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Summer 2011 | 7

Modeling the Role of Mental Imagery in the Mere Exposure Effect

E very year, companies buy millions of dollars of advertising hoping that consumers’ familiarity with their product will influence their purchases. This phenomenon—called the “mere exposure effect”—sways decisions in every aspect of our lives, from the friends we choose to the votes we cast on Election Day.

Recently completed research provides clues to the psychological and neurological processes that underlie the mere exposure effect. The research— funded by a National Science Foundation grant awarded to Catherine Lemley, department chair and professor of psychology at Elizabethtown College, and Robert Bornstein, a professor at Adelphi University in Long Island, N.Y.—examined the role of mental imagery in shaping human attitudes. Collaborating on the studies were Danielle Alexander ’04, who served as a research consultant, and several Elizabethtown College student research assistants, including Shayna Clancy ’11, Renee Fortinper ’10, Jessica Hudon ’09, Jennifer Peterson ’09, Kayla Shumway ’10, Kelly Wall ’10, Sierra Calaman ’11 and Melissa Rooney ’11.

Since the 1960s, psychological research has provided much evidence of the mere exposure effect. In recent years, Lemley, herself, has co-authored about a dozen conference presentations on the subject with about 30 students. Although the phenomenon is well-known, there is some debate regarding the processes that underlie it, says Lemley. “The process is so subtle that, in most cases, we are unaware that mere exposure played a role in altering our attitudes,” she explains. “For example, we affiliate with people we encounter most frequently. This is why first-year college students’ friends often are determined by housing proximity and why attitudes toward other commuters one might see on the subway, but never talk to, become more positive over time.” In their research, Lemley and her collaborators sought to explain the processes at work in this social phenomenon. “Some researchers support an effect-based model, suggesting

that there is minimal cognitive activity involved and that the effect is formed at an emotional level,” reflects Lemley. “We, however, believe that it involves higher-level cognitive processes.” To evaluate their theory, the team’s project combined behavioral and functional magnetic resonance imaging (fMRI) studies.

The behavioral study, which involved Alexander and the student research assistants, looked at the neuro-anatomy that’s involved. “We conducted behavioral studies that demonstrated that mental imagery is involved in the encoding and retrieval of merely exposed stimuli,” Lemley says. “From these findings, we constructed a comprehensive model for the mere exposure process.”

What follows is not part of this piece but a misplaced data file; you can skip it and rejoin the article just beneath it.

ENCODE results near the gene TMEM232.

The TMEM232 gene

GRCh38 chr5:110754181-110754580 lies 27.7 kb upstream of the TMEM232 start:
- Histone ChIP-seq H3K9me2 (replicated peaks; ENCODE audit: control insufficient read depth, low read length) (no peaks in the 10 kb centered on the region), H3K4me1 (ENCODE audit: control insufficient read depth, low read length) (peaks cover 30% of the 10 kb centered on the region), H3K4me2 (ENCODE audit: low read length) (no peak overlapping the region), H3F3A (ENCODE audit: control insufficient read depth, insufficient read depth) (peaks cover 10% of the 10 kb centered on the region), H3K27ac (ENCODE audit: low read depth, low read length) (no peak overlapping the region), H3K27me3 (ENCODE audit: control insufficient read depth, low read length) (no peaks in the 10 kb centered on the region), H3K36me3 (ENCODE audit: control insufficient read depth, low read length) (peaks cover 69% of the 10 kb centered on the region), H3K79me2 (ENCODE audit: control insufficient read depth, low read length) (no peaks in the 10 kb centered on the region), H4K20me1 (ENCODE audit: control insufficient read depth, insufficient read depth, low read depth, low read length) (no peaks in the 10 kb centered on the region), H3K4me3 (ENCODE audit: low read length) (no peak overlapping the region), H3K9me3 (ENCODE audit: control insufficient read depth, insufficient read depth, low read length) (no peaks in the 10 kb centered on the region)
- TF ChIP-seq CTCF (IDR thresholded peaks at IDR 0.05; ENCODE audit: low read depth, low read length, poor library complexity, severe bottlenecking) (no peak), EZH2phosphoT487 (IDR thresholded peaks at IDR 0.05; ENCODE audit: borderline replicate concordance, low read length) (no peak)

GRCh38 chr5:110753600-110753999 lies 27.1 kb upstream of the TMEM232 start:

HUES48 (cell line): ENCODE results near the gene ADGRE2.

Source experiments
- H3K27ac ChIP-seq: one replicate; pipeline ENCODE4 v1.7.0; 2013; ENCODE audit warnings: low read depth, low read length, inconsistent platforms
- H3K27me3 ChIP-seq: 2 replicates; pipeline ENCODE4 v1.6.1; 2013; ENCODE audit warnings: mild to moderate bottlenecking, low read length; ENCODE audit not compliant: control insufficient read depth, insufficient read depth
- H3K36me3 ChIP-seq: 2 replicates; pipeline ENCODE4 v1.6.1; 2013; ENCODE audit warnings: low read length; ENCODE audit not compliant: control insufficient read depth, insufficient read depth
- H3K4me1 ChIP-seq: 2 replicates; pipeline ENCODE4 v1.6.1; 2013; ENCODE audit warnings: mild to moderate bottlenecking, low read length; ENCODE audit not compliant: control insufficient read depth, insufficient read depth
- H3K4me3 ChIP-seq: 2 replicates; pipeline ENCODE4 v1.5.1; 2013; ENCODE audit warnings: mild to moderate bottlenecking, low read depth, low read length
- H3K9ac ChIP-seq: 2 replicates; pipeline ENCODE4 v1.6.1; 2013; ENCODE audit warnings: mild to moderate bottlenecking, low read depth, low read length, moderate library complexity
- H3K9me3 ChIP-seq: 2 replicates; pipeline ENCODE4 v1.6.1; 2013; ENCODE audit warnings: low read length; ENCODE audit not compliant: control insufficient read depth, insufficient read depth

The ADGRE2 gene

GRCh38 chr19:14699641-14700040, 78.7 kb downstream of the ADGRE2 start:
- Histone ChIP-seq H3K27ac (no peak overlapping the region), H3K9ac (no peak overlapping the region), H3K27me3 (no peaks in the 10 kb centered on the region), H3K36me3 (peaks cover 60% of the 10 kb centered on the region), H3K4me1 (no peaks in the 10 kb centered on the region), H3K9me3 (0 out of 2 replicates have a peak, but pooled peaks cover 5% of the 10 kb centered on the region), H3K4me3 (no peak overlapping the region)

To further substantiate their results, the team conducted fMRI studies to show evidence of brain activation while participants were engaged in some of the mental imagery tasks used in the behavioral experiments. This portion of the study was conducted in collaboration with a team from Penn State College of Medicine of Hershey, Pa., which included Dr. Paul Eslinger, Dr. Jianli Wang, Melissa Robinson-Long and Mary Hughes.

Lemley expects their work will open the door to new insights into some of today’s most challenging human and social problems. “It is our hope that by delineating the processes that underlie the mere exposure effect, this program of research will set the stage for continued application of mere exposure methods and findings to real-world problems and issues, such as fear acquisition and reduction, attitude formation and change, and stereotype and prejudice reduction,” says Lemley. Findings of this research have been published in the journal Imagination, Personality and Cognition and at two annual meetings of the Association for Psychological Science.

The National Science Foundation-funded research of Department Chair and Professor of Psychology Catherine Lemley (shown above, far R) has involved several Elizabethtown students, including (shown L to R) Shayna Clancy ’11, Jennifer Peterson ’09, Renee Fortinper ’10 and Jessica Hudon ’09, who are shown presenting their findings at the 21st Annual Convention of the Association for Psychological Science. The research generated a comprehensive model for the mere exposure process and thousands of fMRI images (shown below).

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